Psychologists, bioethicists, and patients alike are now considering more than ever concerns about diseases like Huntington’s disease, an equally incurable, degenerative brain disease. We’ve actually had very accurate metrics by which to test for this since about 1993, but it’s a hereditary condition with an onset anywhere between ages 30 and 50 on average. A recent British study, however, reported that over 80 percent of those at risk for it simply haven’t been tested, and therein lies the bigger caveat. “People bring their own experiences to receiving information and their desire to have that information,” explains Marni Arnsellem, a clinical psychologist for cancer patients based in New York.

Some medical scientists worry that people who find out that they’re carriers for Huntington’s disease are considerably more likely than the average person to commit suicide. That parallels other fears featured in the argument over whether or not the FDA should approve at-home HIV tests, and this fed an alternate controversy about direct-to-consumer tests. The FDA did approve it, though, and research already exists showing that this fear is less warranted than people think. That research is balanced, however, against opposition research showing that patients already prone to depression or anxiety shouldn’t engage in at-home testing.

The point is that finding out you’re at risk for something is entirely different if you can also say that there’s a definitive way to do something about it. To illustrate this point, experts often point to the well-known BRCA1 or BRCA2 gene mutations — both of which raise the likelihood of developing breast or ovarian cancer respectively. Celebrity actress Angelina Jolie is a member of a group of many women known to have famously had prophylactic mastectomies or oophorectomies once they got their results, vastly improving their odds of nipping these cancers in the bud.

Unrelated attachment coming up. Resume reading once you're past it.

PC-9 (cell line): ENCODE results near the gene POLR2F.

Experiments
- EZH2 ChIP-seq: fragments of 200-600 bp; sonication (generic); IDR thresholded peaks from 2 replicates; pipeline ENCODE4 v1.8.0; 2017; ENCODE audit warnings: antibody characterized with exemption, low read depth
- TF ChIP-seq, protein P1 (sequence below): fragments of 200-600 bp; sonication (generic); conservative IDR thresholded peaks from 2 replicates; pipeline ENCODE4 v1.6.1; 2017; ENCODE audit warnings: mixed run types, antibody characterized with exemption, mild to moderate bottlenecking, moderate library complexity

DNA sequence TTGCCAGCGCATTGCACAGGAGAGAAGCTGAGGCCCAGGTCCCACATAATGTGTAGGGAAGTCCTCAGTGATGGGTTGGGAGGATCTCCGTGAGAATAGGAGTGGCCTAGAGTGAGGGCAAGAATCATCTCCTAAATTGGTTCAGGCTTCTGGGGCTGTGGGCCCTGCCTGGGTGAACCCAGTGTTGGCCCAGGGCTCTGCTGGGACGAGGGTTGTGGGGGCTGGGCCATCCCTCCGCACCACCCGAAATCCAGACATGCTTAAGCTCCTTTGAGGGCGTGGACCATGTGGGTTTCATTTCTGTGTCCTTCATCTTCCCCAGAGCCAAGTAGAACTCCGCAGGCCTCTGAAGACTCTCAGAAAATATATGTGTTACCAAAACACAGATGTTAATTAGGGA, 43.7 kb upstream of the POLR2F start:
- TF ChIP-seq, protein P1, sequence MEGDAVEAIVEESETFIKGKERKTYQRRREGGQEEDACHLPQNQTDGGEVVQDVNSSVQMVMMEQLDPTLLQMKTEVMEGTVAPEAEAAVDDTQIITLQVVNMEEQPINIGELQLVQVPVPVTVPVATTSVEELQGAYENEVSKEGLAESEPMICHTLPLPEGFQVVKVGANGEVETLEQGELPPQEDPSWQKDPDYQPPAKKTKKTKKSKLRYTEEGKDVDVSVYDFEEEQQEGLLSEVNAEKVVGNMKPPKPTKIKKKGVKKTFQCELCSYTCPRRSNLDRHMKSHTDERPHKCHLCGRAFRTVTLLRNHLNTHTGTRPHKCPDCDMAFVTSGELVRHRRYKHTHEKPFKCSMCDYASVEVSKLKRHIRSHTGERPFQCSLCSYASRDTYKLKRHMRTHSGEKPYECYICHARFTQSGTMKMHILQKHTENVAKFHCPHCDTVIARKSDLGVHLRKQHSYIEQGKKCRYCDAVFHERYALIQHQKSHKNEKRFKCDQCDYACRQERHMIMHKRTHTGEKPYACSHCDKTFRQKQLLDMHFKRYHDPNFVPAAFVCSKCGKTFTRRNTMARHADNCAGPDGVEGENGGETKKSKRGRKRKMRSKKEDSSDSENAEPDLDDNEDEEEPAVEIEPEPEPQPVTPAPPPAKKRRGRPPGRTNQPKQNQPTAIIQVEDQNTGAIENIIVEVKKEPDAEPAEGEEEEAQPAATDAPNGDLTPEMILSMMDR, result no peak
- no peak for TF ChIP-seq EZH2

Celebrity Actress Angelina Jolie / Photo by Gage Skidmore via Flickr


“They’re saying, ‘I want to have a future, and this is one way the odds suggest that I will have a healthier future,’” Ansellem explains. This kind of advantage is only likely to get better as medical science continues to innovate with new kinds of tests, too. For instance, an international research team that included experts from the Max Planck Institute for Infection Biology based in Berlin, Germany, just engineered a new, very basic blood test that can rather accurately estimate one’s risk of contracting active tuberculosis. It’s a test designed to measure the activities of different gene pairs that play important roles in inflammatory response.

The Institute’s Stefan Kaufmann says, “Using the pattern of activity of these ‘risk 4’ genes, we were able to determine the tuberculosis risk of infected individuals. That means we can say one year earlier who is likely to develop active tuberculosis.” That test is applicable throughout the entire African continent, and with further innovation, it will be applicable worldwide in time. Some of the other controversies can obscure how worthwhile predictive testing has become, but the shortcomings of companies like 23andMe and Ancestry.Com cannot be allowed to dictate whether or not we continue to pursue these advancements.



Shaina Domingo

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Cedric Dent